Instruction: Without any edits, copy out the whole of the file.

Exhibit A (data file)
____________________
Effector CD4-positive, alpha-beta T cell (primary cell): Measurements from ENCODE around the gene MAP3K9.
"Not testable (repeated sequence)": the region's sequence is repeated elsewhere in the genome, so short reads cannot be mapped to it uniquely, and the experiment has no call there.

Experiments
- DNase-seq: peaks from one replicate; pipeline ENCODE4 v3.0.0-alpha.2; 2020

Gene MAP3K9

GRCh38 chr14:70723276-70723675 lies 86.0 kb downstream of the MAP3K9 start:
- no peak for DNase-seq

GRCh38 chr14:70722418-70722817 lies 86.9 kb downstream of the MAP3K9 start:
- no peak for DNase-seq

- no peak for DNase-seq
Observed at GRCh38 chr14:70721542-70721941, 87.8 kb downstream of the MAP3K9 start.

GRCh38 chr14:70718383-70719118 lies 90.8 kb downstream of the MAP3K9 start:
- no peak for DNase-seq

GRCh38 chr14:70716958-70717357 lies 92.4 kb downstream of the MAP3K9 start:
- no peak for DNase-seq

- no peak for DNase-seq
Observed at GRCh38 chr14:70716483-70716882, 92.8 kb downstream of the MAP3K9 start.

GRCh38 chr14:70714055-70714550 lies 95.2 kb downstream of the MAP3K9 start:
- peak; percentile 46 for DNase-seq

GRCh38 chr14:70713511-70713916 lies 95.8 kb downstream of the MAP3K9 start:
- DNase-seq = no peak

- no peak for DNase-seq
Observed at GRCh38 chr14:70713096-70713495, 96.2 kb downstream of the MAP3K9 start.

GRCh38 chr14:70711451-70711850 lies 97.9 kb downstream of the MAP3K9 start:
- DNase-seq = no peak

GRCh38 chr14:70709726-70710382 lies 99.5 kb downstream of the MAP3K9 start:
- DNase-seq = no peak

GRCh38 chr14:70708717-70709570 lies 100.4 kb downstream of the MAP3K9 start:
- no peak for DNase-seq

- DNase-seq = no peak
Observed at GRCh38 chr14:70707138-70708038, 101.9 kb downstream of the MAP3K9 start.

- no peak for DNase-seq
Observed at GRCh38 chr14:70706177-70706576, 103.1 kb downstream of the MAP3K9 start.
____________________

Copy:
Effector CD4-positive, alpha-beta T cell (primary cell): Measurements from ENCODE around the gene MAP3K9.
"Not testable (repeated sequence)": the region's sequence is repeated elsewhere in the genome, so short reads cannot be mapped to it uniquely, and the experiment has no call there.

Experiments
- DNase-seq: peaks from one replicate; pipeline ENCODE4 v3.0.0-alpha.2; 2020

Gene MAP3K9

GRCh38 chr14:70723276-70723675 lies 86.0 kb downstream of the MAP3K9 start:
- no peak for DNase-seq

GRCh38 chr14:70722418-70722817 lies 86.9 kb downstream of the MAP3K9 start:
- no peak for DNase-seq

- no peak for DNase-seq
Observed at GRCh38 chr14:70721542-70721941, 87.8 kb downstream of the MAP3K9 start.

GRCh38 chr14:70718383-70719118 lies 90.8 kb downstream of the MAP3K9 start:
- no peak for DNase-seq

GRCh38 chr14:70716958-70717357 lies 92.4 kb downstream of the MAP3K9 start:
- no peak for DNase-seq

- no peak for DNase-seq
Observed at GRCh38 chr14:70716483-70716882, 92.8 kb downstream of the MAP3K9 start.

GRCh38 chr14:70714055-70714550 lies 95.2 kb downstream of the MAP3K9 start:
- peak; percentile 46 for DNase-seq

GRCh38 chr14:70713511-70713916 lies 95.8 kb downstream of the MAP3K9 start:
- DNase-seq = no peak

- no peak for DNase-seq
Observed at GRCh38 chr14:70713096-70713495, 96.2 kb downstream of the MAP3K9 start.

GRCh38 chr14:70711451-70711850 lies 97.9 kb downstream of the MAP3K9 start:
- DNase-seq = no peak

GRCh38 chr14:70709726-70710382 lies 99.5 kb downstream of the MAP3K9 start:
- DNase-seq = no peak

GRCh38 chr14:70708717-70709570 lies 100.4 kb downstream of the MAP3K9 start:
- no peak for DNase-seq

- DNase-seq = no peak
Observed at GRCh38 chr14:70707138-70708038, 101.9 kb downstream of the MAP3K9 start.

- no peak for DNase-seq
Observed at GRCh38 chr14:70706177-70706576, 103.1 kb downstream of the MAP3K9 start.